Following the deserved success of the first volume of this intelligent re-imagening for audio of the classic TV show of the 1960s, now comes its sequel – and it is even better than the first. Mark Elstob is our hero, a kidnapped secret agent, while Deirdre Mullins, Michael Cochrane (and another, who must remain a secret) play the ‘Number Twos’ trying to make him talk.
The following review is offered for Todd Mason’s Tuesday’s Overlooked AV Media meme over at his fab Sweet Freedom blog.
Six years ago I set myself a challenge: to read (or, in most cases, re-read) all 55 of Ed McBain ‘s books in his 87th Precinct series of police procedurals, and then review and rate them here at Fedora. It took a while, a lot longer than planned in fact, but I finally got it done!
And now, in what I hope is just a bit of harmless self-indulgence, I thought it would be fun to look back and list my favourites – and list some of the clunkers too! I offer the following post for Friday’s Forgotten Books meme run by Patti Abbott at her fab Pattinase blog.
The Basil Rathbone and Nigel Bruce series of Sherlock Holmes and Doctor Watson mysteries came to an end with this, their 14th entry, in which the Baker Street duo battle suave criminals searching London for the secret hidden within three music boxes. No prizes for guessing who the victor will be – but then, the fun is in the journey.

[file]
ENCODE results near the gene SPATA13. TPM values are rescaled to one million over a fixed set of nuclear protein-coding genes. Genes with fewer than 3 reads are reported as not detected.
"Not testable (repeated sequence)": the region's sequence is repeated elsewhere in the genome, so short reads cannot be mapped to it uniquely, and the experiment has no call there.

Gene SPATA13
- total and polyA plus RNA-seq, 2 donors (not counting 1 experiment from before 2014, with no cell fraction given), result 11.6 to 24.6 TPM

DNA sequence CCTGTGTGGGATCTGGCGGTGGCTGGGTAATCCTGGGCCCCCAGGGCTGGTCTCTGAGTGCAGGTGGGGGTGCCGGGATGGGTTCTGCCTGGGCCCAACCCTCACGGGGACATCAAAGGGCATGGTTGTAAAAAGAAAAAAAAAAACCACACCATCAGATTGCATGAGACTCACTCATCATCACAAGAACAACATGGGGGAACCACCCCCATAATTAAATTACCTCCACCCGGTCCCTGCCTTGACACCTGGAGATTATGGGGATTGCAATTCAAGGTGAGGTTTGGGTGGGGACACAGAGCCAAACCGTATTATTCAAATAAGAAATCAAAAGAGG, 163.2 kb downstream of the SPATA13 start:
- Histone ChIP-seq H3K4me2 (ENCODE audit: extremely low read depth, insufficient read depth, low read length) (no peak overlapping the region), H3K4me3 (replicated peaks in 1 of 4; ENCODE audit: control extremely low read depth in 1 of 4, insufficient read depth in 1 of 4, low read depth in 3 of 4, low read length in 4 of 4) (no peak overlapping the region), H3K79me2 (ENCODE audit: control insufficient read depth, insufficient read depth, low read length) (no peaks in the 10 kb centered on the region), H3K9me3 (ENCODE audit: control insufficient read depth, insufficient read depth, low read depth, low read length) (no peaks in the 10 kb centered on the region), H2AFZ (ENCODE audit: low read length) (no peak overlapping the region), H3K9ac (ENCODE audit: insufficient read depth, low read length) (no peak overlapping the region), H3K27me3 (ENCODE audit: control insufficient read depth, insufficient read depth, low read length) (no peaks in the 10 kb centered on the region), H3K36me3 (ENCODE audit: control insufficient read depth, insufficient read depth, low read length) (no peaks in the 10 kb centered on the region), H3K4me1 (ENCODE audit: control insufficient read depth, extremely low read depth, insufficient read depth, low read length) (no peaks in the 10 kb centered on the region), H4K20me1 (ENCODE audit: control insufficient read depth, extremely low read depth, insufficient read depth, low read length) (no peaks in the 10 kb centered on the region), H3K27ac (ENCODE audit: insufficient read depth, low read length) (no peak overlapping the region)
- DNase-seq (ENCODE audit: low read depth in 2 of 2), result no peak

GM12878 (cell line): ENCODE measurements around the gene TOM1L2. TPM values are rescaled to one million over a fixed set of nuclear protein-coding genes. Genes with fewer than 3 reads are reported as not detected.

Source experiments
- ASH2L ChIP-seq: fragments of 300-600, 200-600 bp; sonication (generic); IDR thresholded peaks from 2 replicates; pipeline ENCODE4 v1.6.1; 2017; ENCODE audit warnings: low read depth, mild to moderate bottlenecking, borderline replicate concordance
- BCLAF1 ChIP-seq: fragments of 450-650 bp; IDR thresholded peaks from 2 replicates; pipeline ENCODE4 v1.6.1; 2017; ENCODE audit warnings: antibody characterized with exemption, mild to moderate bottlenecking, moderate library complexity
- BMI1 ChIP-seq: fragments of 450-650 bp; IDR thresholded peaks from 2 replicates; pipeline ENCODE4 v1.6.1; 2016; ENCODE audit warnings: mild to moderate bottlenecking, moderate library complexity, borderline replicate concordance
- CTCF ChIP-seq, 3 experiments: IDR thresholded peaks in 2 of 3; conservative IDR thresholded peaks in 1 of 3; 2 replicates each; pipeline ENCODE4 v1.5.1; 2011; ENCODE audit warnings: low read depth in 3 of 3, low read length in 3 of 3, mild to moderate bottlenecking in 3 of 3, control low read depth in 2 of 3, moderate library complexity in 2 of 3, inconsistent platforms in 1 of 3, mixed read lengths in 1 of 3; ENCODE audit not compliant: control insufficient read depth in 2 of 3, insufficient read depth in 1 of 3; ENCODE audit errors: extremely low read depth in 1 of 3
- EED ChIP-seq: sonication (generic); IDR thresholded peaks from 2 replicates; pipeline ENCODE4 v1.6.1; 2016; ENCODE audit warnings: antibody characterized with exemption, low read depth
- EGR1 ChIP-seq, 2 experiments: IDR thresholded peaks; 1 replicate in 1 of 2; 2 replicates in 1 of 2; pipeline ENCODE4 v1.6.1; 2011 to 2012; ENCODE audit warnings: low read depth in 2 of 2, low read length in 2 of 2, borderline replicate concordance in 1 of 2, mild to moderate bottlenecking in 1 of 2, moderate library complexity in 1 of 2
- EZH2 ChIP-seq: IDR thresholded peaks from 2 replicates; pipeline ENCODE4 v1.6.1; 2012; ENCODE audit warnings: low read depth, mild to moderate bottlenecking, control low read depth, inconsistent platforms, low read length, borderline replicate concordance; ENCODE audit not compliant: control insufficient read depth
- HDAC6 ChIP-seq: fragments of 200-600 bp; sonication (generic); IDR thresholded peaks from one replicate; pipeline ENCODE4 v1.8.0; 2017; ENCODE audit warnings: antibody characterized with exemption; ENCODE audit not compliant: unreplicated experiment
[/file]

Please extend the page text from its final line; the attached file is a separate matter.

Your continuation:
“It’s so fearfully awkward, having a dead body lying about. Don’t you agree, Mr. Holmes?”
The following review is offered for Todd Mason’s Tuesday’s Overlooked Film meme over at his fab Sweet Freedom blog.
So six years and 55 books later, we come to the end of the road. This would prove to be the final 87th Precinct mystery by Ed McBain and was released posthumously. It was rumoured that he had, in advance, already written a concluding novel, Exit, to be published after his death. But it was not to be. So what kind of send off does the series get? We begin with a seemingly random series of murders …
“Remember me?” he said. “Chuck?”
And shot her twice in the face.
I offer the following review for Friday’s Forgotten Books meme run by Patti Abbott at her fab Pattinase blog.
The great Robert Bloch (1917-1994) supplied stories and screenplays for six films made by Amicus Film, the only serious rival to Hammer in the 1960s and 70s when it came to horror cinema. The first three – The Skull (1965), The Psychopath (1966) and The Deadly Bees (1966) – were all directed by Freddie Francis and Bloch considered them a bit disappointing (I quite like The Skull myself). He was a little happier with their fourth and final collaboration, Torture Garden, an anthology (an Amicus speciality) adapted from four of his tales.
I submit this review for Todd Mason’s Tuesday’s Overlooked Movie meme at his fab Sweet Freedom blog.
Easily he best-known of Brand’s Inspector Cockrill mysteries, this clever and funny book was turned into a clever and funny film that is also one of the most atmospheric whodunits you will ever see. The setting is a secluded hospital now seconded to the war effort at the time of the Blitz.
“You think there wasn’t any murder, but there was, and I know who did it and how it was done and everything …”
I submit this review for Bev’s Vintage Mystery Challenge; and Tuesday’s Overlooked Film meme hosted by Todd Mason over at Sweet Freedom.
Just released in the cinemas, this new adaptation of the classic Agatha Christie novel seems to be dividing critics and viewers. In fact, I have now been to see it twice – the first time with a friend who is a big fan of the book and really liked it, especially for its passionate depiction of the detective. I then saw it again with a different group of friends, all of whom found it disappointing and cold. What did I think and why the divergence of opinions? Well, here’s what I think really happened …